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Substances are defined as carcinogenic if after inhalation, ingestion, dermal application or injection they induce (malignant) tumours, increase their incidence or malignancy, or shorten the time of tumour occurrence.

It is generally accepted that carcinogenesis is a multihit/multi-step process from the transition of normal cells into cancer cells via a sequence of stages and complex biological interactions, strongly influenced by factors such as genetics, age, diet, environment, hormonal balance, etc.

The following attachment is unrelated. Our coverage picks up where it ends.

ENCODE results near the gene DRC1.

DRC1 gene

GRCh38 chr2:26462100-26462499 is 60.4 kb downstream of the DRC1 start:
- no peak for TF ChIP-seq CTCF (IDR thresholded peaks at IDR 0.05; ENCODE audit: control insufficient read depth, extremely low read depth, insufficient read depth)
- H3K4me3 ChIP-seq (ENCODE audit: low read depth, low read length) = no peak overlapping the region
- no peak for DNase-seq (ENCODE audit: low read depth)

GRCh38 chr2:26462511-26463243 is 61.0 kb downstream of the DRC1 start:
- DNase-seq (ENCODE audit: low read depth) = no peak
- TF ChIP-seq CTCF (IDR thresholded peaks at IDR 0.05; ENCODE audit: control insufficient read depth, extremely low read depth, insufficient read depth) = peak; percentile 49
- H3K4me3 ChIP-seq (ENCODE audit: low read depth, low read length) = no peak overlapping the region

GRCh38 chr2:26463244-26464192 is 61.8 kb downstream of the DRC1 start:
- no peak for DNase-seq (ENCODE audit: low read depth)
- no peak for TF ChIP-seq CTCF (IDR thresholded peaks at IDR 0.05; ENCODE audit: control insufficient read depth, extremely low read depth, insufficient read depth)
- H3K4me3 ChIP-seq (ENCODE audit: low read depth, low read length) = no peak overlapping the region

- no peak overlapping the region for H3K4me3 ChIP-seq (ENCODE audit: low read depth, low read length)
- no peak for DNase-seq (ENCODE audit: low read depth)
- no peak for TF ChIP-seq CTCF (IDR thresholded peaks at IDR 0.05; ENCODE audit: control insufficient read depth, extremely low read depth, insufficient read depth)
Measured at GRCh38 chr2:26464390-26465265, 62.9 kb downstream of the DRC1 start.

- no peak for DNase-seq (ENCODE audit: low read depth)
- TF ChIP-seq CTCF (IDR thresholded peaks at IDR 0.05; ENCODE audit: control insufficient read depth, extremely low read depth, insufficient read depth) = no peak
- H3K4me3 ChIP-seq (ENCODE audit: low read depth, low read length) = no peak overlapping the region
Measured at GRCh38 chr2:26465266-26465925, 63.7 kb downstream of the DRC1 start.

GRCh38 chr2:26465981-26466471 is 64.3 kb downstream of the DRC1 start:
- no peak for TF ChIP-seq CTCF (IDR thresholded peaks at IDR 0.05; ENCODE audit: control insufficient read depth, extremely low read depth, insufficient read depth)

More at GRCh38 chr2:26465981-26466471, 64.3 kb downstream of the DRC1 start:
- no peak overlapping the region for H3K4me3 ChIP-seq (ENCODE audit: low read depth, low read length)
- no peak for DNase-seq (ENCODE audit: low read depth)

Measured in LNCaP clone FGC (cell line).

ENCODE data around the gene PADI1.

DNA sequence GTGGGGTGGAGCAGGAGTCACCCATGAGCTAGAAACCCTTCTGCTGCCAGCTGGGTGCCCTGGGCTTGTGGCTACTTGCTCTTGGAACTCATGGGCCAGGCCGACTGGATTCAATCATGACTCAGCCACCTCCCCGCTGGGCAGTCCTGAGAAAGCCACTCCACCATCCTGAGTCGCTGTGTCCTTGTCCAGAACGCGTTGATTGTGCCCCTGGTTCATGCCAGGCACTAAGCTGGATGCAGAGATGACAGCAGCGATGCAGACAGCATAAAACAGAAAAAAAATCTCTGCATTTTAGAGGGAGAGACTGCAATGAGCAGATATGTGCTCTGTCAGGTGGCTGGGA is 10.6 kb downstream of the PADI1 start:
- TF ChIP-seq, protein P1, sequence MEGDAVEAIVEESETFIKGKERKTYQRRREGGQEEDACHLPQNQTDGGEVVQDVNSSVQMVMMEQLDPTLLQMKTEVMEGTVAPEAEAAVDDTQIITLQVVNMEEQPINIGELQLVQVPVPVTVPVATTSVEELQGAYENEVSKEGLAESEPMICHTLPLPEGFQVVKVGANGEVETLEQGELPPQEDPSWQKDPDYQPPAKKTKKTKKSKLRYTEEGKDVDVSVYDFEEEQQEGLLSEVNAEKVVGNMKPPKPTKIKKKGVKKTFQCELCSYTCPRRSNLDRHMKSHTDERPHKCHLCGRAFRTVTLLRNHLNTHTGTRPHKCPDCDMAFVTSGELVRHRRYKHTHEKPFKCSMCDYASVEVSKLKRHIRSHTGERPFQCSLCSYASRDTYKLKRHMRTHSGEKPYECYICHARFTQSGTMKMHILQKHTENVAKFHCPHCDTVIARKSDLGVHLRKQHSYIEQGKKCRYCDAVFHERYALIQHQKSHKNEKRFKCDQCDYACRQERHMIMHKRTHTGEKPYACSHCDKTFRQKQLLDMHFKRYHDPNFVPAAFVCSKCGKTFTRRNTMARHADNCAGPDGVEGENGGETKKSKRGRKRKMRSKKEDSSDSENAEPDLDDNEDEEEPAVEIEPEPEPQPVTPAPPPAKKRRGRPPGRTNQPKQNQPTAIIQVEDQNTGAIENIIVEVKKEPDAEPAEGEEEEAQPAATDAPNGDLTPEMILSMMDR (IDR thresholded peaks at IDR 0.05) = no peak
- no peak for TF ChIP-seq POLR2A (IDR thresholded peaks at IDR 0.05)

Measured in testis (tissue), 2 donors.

Since the induction of cancer involves genetic alterations which can be induced directly or indirectly, carcinogens have conventionally been divided into two categories according to their presumed mode of action: genotoxic carcinogens and non-genotoxic carcinogens.

Genotoxic carcinogens have the ability to interact with DNA and/or the cellular apparatus and thereby affect the integrity of the genome, whereas non-genotoxic carcinogens exert their carcinogenic effects through other mechanisms that do not involve direct alterations in DNA (Adler et al., 2011).

Regulatory context

EURL ECVAM validated test methods

Development and optimisation of alternative methods and approaches

Scientific tools and databases